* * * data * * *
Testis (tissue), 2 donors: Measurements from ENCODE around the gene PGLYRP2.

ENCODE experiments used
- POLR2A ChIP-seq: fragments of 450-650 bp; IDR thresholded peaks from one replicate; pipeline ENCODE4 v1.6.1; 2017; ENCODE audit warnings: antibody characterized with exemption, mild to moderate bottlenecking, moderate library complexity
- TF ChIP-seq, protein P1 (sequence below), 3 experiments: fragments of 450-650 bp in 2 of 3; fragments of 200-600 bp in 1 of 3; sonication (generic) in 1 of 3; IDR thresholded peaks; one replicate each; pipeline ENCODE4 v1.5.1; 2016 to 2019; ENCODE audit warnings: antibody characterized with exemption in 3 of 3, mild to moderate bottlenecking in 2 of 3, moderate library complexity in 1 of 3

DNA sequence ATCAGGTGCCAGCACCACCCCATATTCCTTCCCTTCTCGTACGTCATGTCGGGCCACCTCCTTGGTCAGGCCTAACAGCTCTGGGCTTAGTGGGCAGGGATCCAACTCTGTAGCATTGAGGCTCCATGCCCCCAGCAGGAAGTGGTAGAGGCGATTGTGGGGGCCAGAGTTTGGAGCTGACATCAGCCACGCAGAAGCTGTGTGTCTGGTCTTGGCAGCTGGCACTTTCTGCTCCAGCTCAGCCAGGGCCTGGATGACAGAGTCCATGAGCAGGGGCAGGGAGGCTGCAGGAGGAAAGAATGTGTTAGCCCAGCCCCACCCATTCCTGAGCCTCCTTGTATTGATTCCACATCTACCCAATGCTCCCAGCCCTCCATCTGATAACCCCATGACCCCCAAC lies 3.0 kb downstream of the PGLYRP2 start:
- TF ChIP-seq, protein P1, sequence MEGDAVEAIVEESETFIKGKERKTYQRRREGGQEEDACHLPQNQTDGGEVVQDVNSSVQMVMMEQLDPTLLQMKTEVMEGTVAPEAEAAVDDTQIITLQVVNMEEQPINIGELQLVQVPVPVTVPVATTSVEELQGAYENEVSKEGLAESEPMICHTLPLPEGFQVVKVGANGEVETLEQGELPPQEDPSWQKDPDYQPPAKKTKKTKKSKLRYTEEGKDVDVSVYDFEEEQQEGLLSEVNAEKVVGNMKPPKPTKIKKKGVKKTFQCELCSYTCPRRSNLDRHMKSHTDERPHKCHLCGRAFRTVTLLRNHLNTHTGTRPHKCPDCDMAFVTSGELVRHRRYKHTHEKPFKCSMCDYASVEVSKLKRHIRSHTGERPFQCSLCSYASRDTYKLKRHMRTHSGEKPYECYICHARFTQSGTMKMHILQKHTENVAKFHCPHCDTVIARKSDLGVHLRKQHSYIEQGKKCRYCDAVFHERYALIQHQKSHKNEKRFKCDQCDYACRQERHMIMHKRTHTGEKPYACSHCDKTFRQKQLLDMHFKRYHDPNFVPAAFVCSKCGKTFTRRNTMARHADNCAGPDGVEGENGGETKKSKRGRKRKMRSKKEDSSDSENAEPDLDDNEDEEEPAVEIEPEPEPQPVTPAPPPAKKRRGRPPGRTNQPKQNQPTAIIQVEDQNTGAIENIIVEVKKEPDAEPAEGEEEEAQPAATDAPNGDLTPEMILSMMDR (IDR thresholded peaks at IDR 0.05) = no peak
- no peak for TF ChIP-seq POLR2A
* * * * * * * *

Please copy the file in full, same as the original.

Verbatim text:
Testis (tissue), 2 donors: Measurements from ENCODE around the gene PGLYRP2.

ENCODE experiments used
- POLR2A ChIP-seq: fragments of 450-650 bp; IDR thresholded peaks from one replicate; pipeline ENCODE4 v1.6.1; 2017; ENCODE audit warnings: antibody characterized with exemption, mild to moderate bottlenecking, moderate library complexity
- TF ChIP-seq, protein P1 (sequence below), 3 experiments: fragments of 450-650 bp in 2 of 3; fragments of 200-600 bp in 1 of 3; sonication (generic) in 1 of 3; IDR thresholded peaks; one replicate each; pipeline ENCODE4 v1.5.1; 2016 to 2019; ENCODE audit warnings: antibody characterized with exemption in 3 of 3, mild to moderate bottlenecking in 2 of 3, moderate library complexity in 1 of 3

DNA sequence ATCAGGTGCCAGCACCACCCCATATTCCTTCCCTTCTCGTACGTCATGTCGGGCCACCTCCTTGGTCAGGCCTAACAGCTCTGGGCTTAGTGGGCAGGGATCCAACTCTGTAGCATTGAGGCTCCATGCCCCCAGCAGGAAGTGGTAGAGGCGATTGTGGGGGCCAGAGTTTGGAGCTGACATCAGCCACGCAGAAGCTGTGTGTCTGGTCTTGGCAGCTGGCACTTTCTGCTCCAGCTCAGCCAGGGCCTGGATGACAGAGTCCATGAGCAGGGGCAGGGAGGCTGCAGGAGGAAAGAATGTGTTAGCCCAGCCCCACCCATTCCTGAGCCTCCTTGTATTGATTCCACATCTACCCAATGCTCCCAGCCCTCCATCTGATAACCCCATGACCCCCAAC lies 3.0 kb downstream of the PGLYRP2 start:
- TF ChIP-seq, protein P1, sequence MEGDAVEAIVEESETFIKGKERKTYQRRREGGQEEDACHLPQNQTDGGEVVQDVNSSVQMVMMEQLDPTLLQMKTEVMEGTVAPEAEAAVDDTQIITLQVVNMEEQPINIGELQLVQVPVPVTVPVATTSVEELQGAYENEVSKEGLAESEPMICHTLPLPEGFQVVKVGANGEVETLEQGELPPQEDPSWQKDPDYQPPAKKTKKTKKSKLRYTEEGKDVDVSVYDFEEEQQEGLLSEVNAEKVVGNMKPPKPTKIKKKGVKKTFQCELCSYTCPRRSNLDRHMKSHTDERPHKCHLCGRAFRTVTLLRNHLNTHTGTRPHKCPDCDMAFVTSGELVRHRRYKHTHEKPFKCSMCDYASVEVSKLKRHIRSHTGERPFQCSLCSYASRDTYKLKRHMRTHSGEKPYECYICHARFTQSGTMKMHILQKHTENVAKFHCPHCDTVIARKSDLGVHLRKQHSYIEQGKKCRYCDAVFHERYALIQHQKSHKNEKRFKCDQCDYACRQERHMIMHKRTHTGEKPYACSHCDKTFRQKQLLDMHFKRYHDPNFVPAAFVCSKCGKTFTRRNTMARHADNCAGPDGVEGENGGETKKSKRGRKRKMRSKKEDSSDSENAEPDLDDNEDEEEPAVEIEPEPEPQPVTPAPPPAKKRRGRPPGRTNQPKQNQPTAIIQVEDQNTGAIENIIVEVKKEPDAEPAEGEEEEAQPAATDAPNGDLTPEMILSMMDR (IDR thresholded peaks at IDR 0.05) = no peak
- no peak for TF ChIP-seq POLR2A